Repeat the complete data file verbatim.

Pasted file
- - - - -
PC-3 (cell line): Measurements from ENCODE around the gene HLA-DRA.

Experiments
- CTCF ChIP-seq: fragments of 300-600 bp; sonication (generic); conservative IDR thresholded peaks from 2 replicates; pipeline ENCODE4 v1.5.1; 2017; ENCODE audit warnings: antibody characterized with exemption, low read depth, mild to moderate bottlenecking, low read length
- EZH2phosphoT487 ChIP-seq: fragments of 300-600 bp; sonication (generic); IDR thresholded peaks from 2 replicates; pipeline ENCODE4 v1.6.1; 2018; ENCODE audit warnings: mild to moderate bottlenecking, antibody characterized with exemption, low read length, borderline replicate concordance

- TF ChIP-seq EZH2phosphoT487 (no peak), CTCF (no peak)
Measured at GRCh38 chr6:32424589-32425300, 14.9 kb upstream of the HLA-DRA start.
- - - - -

PC-3 (cell line): Measurements from ENCODE around the gene HLA-DRA.

Experiments
- CTCF ChIP-seq: fragments of 300-600 bp; sonication (generic); conservative IDR thresholded peaks from 2 replicates; pipeline ENCODE4 v1.5.1; 2017; ENCODE audit warnings: antibody characterized with exemption, low read depth, mild to moderate bottlenecking, low read length
- EZH2phosphoT487 ChIP-seq: fragments of 300-600 bp; sonication (generic); IDR thresholded peaks from 2 replicates; pipeline ENCODE4 v1.6.1; 2018; ENCODE audit warnings: mild to moderate bottlenecking, antibody characterized with exemption, low read length, borderline replicate concordance

- TF ChIP-seq EZH2phosphoT487 (no peak), CTCF (no peak)
Measured at GRCh38 chr6:32424589-32425300, 14.9 kb upstream of the HLA-DRA start.